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NIH Announces Sequencing of X Chromosome

The National Institutes of Health (NIH) said today that researchers have sequenced the human X chromosome, and applauded preliminary analyses of the sequence that says will provide new insights into the biological differences between males and females.

 

A detailed analysis of the X chromosome's DNA sequence and a survey of its gene activity, are published in the current issue of Nature, NIH said. The NIH has already published similar analyses for chromosomes 5, 6, 7, 9, 10, 13, 14, 19, 20, 21, 22 and Y.

 

Some of the interesting findings? For starters the X chromosome has one of the lowest gene densities known to researchers. Researchers also said that 10 percent of the genes are part of a family of "cancer-testis antigens" that are normally expressed in the testis but also in some cancers. NIH said that these genes could be possible targets for immunotherapy.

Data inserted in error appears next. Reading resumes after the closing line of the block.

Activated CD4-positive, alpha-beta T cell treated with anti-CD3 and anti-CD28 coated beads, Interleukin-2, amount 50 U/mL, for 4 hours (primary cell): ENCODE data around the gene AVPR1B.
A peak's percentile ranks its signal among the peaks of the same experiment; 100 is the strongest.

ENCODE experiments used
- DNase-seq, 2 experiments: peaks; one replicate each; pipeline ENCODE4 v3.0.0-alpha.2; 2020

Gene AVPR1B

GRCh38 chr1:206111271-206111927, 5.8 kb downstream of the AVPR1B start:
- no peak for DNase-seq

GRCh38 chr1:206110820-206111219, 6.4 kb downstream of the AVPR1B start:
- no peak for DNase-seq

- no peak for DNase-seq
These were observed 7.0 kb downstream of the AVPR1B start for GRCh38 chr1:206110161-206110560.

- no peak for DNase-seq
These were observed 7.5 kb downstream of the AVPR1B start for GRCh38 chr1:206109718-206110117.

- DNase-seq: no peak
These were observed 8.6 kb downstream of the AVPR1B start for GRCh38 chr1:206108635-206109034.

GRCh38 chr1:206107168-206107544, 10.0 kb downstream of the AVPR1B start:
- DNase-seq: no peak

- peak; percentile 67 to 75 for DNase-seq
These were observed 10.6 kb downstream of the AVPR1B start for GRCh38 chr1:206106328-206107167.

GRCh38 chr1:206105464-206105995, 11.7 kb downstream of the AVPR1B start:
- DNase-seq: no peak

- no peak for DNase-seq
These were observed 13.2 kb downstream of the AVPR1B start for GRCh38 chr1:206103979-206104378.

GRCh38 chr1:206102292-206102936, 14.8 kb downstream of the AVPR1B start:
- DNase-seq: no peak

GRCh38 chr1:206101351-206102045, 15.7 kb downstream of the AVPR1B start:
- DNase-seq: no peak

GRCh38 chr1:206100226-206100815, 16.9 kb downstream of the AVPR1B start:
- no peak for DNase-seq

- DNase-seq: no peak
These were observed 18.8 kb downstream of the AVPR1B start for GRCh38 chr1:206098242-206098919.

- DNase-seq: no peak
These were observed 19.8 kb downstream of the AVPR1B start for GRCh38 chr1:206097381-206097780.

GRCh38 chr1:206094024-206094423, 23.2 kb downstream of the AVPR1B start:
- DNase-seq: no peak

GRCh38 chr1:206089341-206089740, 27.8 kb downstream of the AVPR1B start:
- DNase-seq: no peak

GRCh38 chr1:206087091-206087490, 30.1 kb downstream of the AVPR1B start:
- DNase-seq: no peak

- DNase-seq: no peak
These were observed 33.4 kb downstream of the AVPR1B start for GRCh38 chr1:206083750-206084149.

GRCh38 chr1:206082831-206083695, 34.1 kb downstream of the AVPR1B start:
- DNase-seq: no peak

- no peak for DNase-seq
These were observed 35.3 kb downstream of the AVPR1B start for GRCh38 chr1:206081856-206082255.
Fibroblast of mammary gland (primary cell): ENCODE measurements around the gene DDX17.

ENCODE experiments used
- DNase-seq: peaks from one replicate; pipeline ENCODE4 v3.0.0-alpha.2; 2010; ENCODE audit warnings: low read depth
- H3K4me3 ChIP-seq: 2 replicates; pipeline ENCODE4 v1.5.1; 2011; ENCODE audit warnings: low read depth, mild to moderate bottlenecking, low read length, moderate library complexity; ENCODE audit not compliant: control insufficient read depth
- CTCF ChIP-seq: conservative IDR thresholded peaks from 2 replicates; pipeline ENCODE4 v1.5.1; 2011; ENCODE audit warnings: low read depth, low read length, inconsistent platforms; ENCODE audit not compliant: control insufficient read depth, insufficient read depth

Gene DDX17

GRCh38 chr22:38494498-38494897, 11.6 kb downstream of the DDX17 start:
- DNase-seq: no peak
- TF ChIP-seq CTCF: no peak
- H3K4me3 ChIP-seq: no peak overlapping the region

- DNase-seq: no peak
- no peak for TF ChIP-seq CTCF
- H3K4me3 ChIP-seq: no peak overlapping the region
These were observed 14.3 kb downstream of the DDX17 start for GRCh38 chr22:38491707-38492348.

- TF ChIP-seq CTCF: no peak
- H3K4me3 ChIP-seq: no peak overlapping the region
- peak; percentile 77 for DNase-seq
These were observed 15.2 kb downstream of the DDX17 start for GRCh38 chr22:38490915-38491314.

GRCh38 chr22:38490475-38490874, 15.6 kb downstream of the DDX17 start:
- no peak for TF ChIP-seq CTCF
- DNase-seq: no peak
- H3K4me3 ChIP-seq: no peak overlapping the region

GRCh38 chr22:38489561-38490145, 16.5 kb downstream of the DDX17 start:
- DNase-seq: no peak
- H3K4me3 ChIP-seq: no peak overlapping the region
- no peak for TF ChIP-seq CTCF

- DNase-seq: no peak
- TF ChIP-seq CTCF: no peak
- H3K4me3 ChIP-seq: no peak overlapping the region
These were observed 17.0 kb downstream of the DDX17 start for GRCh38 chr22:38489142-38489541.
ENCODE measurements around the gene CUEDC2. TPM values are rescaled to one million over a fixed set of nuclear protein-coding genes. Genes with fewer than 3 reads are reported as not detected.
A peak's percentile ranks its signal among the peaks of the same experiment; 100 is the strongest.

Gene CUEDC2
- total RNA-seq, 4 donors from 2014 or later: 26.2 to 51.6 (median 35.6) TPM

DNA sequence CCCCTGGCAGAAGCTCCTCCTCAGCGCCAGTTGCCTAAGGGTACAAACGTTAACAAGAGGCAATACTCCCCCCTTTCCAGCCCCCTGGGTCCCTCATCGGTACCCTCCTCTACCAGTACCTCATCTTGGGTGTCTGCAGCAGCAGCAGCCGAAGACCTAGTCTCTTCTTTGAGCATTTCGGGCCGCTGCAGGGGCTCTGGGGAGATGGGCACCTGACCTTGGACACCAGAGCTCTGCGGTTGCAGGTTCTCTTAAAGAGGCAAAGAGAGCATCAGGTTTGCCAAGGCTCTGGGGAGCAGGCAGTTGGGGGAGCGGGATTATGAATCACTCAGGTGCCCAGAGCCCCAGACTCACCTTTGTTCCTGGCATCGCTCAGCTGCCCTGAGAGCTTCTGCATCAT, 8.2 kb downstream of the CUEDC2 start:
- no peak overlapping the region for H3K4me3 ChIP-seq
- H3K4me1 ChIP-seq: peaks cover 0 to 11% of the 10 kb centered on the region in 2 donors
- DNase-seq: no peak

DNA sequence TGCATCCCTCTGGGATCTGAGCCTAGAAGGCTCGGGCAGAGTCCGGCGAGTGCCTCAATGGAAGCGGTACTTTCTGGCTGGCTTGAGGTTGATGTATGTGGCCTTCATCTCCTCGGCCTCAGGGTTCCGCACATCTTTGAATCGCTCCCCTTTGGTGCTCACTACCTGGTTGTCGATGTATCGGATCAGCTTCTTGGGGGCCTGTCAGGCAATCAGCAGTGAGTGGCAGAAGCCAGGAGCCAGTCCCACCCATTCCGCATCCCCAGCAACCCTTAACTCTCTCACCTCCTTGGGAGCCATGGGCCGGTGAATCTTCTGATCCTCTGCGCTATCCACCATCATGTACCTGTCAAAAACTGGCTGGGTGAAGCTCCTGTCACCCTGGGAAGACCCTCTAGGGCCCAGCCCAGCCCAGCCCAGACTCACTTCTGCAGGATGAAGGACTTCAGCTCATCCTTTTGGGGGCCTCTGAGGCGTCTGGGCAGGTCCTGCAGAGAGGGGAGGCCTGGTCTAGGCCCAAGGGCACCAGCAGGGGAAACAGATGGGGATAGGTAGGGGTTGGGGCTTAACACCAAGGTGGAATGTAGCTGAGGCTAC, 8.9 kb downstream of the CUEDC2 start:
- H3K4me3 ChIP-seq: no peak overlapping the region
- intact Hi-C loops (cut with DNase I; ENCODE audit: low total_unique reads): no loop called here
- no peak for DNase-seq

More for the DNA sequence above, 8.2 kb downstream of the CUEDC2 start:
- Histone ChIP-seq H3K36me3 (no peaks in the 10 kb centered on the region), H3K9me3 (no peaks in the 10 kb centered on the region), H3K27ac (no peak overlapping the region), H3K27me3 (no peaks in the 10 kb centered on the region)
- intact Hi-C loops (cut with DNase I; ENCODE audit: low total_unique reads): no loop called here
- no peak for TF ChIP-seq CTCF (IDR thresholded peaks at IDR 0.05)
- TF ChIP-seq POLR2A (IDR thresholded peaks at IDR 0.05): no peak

NIH pointed out that the X chromosome can be tied to some 300 diseases, including 10 percent of inherited diseases, including hemophilia, forms of mental retardation, and Duchenne muscular dystrophy.

"From studying such genes, we can get remarkable insight into disease processes," said Mark Ross, the project leader from the Wellcome Trust Sanger Institute, one of six institutions and corporations that did the sequencing work.

 

The sequence of the X chromosome, as well as the rest of the human genome sequence, can be accessed through the GenBank database available from NIH's NationalCenter for Biotechnology Information (NCBI).

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